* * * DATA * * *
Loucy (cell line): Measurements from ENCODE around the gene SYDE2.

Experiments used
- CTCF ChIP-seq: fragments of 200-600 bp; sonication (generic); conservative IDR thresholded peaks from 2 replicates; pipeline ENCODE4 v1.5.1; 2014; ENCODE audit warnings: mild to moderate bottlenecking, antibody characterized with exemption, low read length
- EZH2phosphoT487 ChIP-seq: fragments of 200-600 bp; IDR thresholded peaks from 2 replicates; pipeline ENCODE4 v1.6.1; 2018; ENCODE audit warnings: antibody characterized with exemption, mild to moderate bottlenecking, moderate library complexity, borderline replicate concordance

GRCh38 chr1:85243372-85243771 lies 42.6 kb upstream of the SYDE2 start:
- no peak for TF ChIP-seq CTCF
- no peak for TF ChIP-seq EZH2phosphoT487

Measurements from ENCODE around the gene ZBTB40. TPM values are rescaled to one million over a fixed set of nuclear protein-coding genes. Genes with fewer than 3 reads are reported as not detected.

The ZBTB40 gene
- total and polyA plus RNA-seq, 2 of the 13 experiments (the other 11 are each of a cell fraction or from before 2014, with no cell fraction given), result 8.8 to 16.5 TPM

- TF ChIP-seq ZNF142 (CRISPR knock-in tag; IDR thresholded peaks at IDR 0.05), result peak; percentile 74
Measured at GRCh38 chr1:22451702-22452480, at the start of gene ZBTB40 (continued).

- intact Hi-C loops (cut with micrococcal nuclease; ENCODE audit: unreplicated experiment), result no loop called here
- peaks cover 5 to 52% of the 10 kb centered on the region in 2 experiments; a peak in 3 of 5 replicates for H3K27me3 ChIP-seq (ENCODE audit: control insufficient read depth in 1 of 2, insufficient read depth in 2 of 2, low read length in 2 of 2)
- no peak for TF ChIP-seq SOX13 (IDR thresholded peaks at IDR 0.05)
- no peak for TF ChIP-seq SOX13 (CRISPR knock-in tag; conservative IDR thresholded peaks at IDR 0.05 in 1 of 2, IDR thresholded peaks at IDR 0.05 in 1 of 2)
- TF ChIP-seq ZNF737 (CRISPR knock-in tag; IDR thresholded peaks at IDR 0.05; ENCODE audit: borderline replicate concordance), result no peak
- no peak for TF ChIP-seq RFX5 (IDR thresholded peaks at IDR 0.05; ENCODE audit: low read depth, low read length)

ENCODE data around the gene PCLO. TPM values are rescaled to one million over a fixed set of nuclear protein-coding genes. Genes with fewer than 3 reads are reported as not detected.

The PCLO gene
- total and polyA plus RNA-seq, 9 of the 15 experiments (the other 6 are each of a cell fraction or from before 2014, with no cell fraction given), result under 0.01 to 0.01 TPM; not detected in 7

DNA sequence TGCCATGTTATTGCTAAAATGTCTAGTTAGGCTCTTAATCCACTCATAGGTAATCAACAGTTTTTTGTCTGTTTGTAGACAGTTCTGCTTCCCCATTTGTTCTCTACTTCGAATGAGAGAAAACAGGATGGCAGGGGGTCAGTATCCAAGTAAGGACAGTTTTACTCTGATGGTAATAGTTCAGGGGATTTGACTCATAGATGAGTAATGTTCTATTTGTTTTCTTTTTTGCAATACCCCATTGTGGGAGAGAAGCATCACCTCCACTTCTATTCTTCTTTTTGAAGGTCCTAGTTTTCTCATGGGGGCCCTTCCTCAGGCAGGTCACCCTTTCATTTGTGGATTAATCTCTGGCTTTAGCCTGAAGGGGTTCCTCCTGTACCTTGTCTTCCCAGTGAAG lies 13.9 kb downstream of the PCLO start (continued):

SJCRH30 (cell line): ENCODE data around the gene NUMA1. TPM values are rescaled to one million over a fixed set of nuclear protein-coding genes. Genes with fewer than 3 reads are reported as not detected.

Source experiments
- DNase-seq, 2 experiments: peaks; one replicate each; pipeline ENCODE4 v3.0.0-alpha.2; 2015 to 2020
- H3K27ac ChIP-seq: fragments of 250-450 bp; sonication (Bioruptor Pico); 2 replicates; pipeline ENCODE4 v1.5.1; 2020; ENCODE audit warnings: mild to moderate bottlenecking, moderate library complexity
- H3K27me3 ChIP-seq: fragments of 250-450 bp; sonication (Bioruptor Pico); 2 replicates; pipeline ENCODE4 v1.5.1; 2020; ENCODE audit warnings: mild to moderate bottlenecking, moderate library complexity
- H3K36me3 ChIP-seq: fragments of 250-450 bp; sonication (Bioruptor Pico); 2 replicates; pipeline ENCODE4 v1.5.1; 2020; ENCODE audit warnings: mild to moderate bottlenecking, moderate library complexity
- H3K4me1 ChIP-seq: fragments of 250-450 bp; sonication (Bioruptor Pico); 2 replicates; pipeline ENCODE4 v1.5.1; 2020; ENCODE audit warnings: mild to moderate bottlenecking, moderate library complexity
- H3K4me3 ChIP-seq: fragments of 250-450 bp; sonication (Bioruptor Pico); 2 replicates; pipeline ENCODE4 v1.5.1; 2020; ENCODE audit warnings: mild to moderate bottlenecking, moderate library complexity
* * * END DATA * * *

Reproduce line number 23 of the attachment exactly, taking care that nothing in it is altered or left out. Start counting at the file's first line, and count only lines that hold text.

SJCRH30 (cell line): ENCODE data around the gene NUMA1. TPM values are rescaled to one million over a fixed set of nuclear protein-coding genes. Genes with fewer than 3 reads are reported as not detected.